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dc.contributor.authorCHOO HUI HOON JULIE
dc.identifier.citationCHOO HUI HOON JULIE (2000). FILM RESOURCE CENTRE. ScholarBank@NUS Repository.
dc.description.abstractSingapore's film industry is facing its most exhilarating time yet. 1999 saw its highest number of local feature-length productions and international film awards. The Singapore International Film Festival is also enjoying great success and has become a hugely anticipated event every year. However, our local filmmakers lack some fundamental facilities and resources that are crucial to building up the industry's foundation and fuelling its overall development. Despite all this excitement within this small industry, the movie-going public still seems indifferent to these successes. Hence this thesis aims to increase the visibility of Singapore's film culture, by promoting its films and attracting talents to expand the industry. The Film Resource Centre will consist of film production and instruction facilities, a much-needed media library, a 300-seat cinema hall, public exhibition and activity spaces, serving both independent filmmakers and the generaI public. The client for this centre is the Singapore Film Commission. Their very apt mission statement asserts that it "aims to nurture, support and promote Singapore talent in film-making, the production of films in Singapore and the development of a film industry in Singapore." Apart from providing funding, the Commission is also involved in production facilitation, film-related training and the promotion of film appreciation. The Centre is situated along Selegie Road, which is at the central part of Singapore. This is at the confluence of the cultural district, future Bugis entertainment hub and the commercial Orchard shopping district, representing the dilemma or fusion of many filmmakers' intentions- whether to create a product that is of cultural, entertainment or commercial value, or a combination of these purposes. This thesis questions the necessity for displaying a film in the usual cinema hall setting, as most of the film types displayed in the proposed building do not offer the commercial value of the conventional Hollywood blockbusters. This thesis also addresses the issue of placing film production facilities (usually highly secured and secretive) in a public building such as this.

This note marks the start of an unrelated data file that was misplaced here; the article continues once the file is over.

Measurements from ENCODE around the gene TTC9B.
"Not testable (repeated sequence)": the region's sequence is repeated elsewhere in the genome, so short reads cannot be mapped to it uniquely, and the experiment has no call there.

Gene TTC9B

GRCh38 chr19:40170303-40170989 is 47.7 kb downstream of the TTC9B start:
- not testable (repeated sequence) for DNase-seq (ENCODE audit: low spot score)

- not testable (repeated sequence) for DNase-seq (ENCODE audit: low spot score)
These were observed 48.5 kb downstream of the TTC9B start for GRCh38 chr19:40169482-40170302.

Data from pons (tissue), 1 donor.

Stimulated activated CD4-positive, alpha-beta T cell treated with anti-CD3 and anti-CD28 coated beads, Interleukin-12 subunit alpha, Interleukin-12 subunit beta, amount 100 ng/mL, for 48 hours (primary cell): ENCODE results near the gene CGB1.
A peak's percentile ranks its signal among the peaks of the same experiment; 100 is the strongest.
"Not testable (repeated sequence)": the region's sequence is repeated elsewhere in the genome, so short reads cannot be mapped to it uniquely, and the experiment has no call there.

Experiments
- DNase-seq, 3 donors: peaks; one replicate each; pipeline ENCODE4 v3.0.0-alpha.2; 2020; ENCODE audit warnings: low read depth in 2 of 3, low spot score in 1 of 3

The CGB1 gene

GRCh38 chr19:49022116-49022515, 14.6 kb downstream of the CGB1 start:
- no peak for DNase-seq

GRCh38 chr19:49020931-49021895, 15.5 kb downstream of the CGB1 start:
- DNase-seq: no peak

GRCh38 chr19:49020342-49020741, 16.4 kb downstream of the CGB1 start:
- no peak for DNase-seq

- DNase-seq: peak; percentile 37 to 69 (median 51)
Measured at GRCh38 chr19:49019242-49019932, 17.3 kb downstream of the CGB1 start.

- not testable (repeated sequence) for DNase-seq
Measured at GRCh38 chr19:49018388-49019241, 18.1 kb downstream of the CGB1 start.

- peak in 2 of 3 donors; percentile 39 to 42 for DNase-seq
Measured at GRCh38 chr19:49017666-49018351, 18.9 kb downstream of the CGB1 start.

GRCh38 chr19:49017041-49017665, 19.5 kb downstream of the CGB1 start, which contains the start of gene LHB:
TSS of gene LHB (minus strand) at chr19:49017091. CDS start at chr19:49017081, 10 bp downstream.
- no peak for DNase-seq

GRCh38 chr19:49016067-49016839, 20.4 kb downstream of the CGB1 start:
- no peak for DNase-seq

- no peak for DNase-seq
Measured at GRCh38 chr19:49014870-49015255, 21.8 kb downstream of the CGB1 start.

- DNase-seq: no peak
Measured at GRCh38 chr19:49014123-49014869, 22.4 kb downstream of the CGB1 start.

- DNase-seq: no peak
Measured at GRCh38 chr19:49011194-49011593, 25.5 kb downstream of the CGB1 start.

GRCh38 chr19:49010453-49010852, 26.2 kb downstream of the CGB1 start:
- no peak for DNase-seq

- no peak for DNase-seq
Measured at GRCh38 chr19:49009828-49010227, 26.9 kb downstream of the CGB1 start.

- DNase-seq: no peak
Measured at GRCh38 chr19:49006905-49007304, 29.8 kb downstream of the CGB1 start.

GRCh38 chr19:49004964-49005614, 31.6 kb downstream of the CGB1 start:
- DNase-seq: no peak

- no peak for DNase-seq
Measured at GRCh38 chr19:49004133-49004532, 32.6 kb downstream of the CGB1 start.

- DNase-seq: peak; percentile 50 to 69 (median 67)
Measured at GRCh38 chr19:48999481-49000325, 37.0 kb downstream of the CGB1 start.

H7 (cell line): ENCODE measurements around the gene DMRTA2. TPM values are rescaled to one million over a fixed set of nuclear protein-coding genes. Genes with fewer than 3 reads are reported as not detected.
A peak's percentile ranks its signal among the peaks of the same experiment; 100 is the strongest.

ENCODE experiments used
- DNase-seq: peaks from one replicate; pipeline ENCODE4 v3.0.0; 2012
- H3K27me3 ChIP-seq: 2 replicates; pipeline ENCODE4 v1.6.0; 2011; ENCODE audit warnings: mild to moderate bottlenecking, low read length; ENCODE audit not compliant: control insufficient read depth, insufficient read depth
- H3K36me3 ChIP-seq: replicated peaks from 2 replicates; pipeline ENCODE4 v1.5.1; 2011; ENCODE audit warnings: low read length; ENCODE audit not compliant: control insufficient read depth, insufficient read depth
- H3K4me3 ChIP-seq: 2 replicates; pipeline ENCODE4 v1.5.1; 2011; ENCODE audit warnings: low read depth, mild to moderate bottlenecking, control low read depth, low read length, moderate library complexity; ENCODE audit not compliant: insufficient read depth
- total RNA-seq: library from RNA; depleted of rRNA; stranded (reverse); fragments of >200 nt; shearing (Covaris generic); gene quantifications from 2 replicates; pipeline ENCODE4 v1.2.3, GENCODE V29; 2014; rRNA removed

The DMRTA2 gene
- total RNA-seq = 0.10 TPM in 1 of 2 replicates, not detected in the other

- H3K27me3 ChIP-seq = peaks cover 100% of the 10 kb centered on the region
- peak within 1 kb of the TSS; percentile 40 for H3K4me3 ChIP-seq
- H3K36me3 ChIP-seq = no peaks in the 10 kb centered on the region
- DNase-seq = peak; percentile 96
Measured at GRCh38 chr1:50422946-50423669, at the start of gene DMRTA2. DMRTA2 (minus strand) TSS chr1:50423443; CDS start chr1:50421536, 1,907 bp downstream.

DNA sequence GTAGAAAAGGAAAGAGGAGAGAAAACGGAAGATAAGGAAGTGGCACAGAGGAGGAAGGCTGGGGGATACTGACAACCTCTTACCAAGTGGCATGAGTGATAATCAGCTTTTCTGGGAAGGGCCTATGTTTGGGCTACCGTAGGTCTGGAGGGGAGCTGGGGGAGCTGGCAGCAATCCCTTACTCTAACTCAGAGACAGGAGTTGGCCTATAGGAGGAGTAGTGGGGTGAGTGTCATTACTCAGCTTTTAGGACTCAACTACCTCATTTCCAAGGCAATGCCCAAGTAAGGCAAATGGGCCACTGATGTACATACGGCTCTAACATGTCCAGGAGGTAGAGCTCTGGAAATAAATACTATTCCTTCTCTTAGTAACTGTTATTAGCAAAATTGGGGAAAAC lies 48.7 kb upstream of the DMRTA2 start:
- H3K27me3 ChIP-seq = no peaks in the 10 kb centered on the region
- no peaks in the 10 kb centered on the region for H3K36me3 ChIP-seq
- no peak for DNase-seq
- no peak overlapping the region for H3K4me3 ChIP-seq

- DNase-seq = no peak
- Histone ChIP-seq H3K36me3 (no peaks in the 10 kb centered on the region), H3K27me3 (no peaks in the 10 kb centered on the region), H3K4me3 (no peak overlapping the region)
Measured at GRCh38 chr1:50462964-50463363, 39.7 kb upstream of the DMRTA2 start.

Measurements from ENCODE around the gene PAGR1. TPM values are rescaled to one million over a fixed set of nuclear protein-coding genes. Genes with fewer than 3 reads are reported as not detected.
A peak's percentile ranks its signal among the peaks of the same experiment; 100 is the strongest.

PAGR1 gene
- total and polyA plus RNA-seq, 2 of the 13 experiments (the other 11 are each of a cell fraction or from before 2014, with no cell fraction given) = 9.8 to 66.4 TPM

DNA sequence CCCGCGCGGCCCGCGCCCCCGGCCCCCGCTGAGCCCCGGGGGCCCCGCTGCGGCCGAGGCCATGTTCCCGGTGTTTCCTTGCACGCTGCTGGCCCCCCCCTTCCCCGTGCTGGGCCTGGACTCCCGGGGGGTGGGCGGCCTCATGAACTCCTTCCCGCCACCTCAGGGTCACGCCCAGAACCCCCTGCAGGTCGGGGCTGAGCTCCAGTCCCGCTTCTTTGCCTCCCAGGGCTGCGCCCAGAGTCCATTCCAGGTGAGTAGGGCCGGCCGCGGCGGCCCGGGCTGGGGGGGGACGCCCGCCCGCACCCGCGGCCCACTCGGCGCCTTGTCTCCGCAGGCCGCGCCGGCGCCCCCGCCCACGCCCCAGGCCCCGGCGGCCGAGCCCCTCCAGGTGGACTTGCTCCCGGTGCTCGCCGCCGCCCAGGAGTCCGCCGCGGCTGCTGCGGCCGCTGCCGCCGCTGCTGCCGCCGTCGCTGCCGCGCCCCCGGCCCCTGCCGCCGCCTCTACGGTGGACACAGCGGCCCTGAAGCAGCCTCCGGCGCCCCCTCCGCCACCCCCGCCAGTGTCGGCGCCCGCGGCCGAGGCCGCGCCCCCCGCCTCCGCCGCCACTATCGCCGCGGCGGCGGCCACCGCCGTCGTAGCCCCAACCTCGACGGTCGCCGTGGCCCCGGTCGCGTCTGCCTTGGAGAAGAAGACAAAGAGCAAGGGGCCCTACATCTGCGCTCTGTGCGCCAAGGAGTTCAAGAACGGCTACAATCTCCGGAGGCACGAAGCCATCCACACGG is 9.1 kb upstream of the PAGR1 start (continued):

dc.sourceSDE BATCHLOAD 20230315
dc.contributor.supervisorLIM EE MAN JOSEPH
dc.contributor.supervisorHENG CHYE KIANG
dc.contributor.supervisorPHILIP BAY
dc.description.degreeconferredMASTER OF ARCHITECTURE
Appears in Collections:Master's Theses (Restricted)

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